YOU CAN EVEN BRING YOUR BABY: PEOPLE YOU WILL MEET AT PULP KARAOKE
01 the girl who marched up to jarvis and said, "mister cocker, may i shake your hand?"
02 the guy who asked jarvis to autograph his relish
03 the pregnant woman who performed "monday morning" with a talcum-powder finale
04 the guy in a hoodie pulled up over a ball cap who earned the chance to perform "sorted for e's & wizz" by photoshopping his head onto lil' kim's body
05 the girl in the gin line with panther-frame glasses
06 the gangly frizzy-haired kid who wore a marvelous cockeresque maroon suit, performed the first half of "babies" with flawless moves, then fell off the back of the stage ("i have fallen off the stage many times myself," jarvis noted)
07 the guy who "performs karaoke in bars around the world," showed up in a white jacket with black piping and an embroidered crest ("a good jacket," per jarvis) and simulated his own reverb for "disco 2000"****
08 the girl who earned her spot when, informed that the nine-year-old had already claimed "this is hardcore," said "i can fucking beat a nine-year-old," then went for it with a delivery that sounded like nancy sinatra talking in her sleep ("you had a difficult song with a minute of nothing at the start, and you handled that well," jarvis said; "also you drove me to this place, full disclosure."*****)
09 the girl who came onstage dressed like an old lady ("help the aged") and sang-talked slowly (joe: "she's shatnerizing this?"), stripped down to a black one-piece bathing suit over the course of her performance, then asked for the glasses she'd whipped into the crowd ("i actually need those to see.")
imaginary reading group discussion questions
01 would you have introduced yourself or awkwardly asked for a picture with jarvis cocker?
02 what would you wear to pulp karaoke? what would you sing for it?
03 what would your family's superb fairy-wren song be?
04 is it reasonable for a nine-year-old to sing "this is hardcore"?
05 is it reasonable that joe wanted me to come home with him even though i don't get sleepy? (the walk back to the subway was sketchy, he argued.)
06 should i hunt down those panther-frame glasses?
*gather ye dirty while ye may indeed.
**not quite as squicky as it sounds; his saturday job was at the fishmonger, which, as he explained, made it difficult for him to chat up girls later that night (he soaked his hands in bleach for ten minutes to try to get rid of the fish-stink, "and then i smelled of fish and bleach, which was even worse").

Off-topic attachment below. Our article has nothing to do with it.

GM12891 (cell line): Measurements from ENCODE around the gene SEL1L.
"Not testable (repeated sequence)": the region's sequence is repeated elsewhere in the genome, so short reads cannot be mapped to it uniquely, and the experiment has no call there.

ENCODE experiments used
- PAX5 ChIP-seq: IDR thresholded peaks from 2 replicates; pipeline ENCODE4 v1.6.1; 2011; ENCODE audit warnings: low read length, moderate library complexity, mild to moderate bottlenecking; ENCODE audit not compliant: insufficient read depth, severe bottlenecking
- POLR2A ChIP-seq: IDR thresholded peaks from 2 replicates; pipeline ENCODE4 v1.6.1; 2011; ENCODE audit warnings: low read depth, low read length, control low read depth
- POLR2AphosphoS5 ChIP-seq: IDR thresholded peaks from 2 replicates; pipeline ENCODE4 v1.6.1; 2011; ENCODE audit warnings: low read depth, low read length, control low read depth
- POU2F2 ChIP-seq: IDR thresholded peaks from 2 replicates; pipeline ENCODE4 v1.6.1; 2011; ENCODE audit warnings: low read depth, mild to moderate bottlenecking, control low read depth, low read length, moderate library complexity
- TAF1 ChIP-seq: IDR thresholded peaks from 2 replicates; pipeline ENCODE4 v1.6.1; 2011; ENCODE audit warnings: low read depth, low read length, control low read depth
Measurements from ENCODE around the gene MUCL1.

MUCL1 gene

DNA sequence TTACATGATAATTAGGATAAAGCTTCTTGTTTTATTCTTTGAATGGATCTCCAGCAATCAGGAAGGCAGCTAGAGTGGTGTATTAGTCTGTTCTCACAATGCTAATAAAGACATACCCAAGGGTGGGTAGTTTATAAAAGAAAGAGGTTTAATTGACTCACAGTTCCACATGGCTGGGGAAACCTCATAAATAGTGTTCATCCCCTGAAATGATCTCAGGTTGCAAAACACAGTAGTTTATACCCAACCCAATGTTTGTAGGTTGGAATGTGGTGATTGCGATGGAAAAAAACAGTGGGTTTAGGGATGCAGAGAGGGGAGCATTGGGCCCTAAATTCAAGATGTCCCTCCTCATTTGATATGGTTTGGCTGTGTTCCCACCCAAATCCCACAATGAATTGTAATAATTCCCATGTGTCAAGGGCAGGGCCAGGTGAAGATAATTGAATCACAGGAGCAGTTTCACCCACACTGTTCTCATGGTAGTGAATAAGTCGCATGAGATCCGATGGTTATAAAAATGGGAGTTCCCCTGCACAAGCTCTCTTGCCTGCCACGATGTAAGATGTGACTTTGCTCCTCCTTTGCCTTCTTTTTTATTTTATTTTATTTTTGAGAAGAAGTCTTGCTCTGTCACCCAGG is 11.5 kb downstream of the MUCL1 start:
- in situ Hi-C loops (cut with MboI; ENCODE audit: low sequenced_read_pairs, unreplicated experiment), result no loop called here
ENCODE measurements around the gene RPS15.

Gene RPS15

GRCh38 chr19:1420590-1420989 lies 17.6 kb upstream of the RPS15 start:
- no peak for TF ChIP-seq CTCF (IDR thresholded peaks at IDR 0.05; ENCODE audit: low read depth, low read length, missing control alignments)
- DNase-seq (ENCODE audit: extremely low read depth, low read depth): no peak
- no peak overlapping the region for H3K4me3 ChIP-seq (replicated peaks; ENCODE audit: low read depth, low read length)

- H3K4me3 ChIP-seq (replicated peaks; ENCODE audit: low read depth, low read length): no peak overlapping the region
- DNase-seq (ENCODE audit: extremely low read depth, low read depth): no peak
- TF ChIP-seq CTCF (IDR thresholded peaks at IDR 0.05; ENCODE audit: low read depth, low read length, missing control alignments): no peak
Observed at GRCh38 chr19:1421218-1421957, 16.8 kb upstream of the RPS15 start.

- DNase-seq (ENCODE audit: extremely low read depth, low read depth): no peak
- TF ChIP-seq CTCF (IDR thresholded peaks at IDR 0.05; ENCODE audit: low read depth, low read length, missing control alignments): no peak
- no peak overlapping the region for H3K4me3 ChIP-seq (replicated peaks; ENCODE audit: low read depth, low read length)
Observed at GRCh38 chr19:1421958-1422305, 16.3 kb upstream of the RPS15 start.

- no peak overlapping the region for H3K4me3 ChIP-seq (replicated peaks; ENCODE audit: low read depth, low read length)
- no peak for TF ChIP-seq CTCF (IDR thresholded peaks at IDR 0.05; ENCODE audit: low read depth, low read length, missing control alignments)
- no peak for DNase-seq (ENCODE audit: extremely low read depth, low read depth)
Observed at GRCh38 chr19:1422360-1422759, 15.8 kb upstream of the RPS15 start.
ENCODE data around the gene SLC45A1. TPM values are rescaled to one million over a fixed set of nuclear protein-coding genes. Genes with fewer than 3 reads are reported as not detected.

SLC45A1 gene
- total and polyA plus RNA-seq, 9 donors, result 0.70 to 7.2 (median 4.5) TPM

***so are brooklynvegan commenter fights about show recaps, if we're being honest.
****he weathered some serious glitches on the part of the karaoke machine with professionalism. "if we were scoring for accuracy you'd be the top, but we're not," said jarvis.
*****i thought that was a metaphor until he explained that he was afraid of not having a ride home. the crowd booed her (high) score.
i'd been working on a second post about my trip to hawaii, but i realized somewhere around the catholic church on my walk to the subway this morning that i need to write a poem about it? as the F train rumbled up i pulled out the little muji notebook in my giant mom-purse and discovered a rumpled piece of hotel stationery covered with notes from my second night on maui, maybe ten flights below where i took this photo. being forgetful is both a pain in the ass and occasionally quite exciting. i took a few more pages of notes.
i went on a press trip to hawaii last month. i told you about this, yes? i climbed into a plane in new york at dawn and hatched like a chick twelve hours later in honolulu, where a handful of writers and i were coddled and hustled all over the islands for a week. wellness-themed press trips are sort of a cross between the amazing race and america's next top model: at each new destination someone draped a lei around my neck and someone else put a drink in my hand, and each time i retired to my room i found a little gift and a note wishing me a pleasant night's sleep. one night there was a photo of me on my nightstand.
our last day on oahu began when we crawled out to greet the sunrise with a cleansing ritual on the beach, where the morning's first surfers already bobbed like flotsam out near the horizon. we considered water deities: hey, kanaloa! hey, namaka! there was unironic chanting. the woman leading the cleansing encouraged us to think about the constellations of choices that had resulted in our gathering on the sand, everything that we and our ancestors had done to generate that particular smattering. the implication was that the smattering was fortuitous—outside of honeymoon in vegas, it seems like most people consider themselves fortunate to end up in hawaii—but it was a gentle implication.
i'm estranged from a few of my relatives and dislike most of the rest. i know little about my grandparents' parents and almost nothing about anyone who came before them. at some point during world war one we pretended to be french, and some cousin of my grandmother's kept a pet lion in upstate new york. my grandfather's mother was known to light a cigarette before picking up the phone if someone called her in the middle of the night. as i walked into the waves on waikiki, i thought about how my aunt ran away from home and ended up at her sister's nunnery in san francisco, later the site of my sister's wedding. i thought about how a tiger decided not to eat my great-grandparents on the road to nham khan. i floated on my back in the amniotic water and considered my grandfather, too old and sick to go back to england, and the coins he gave me to buy myself a pint from him when i married joe in oxford. various writers' toes brushed against me as we pinwheeled in the water. "thanks, grandpa," i whispered.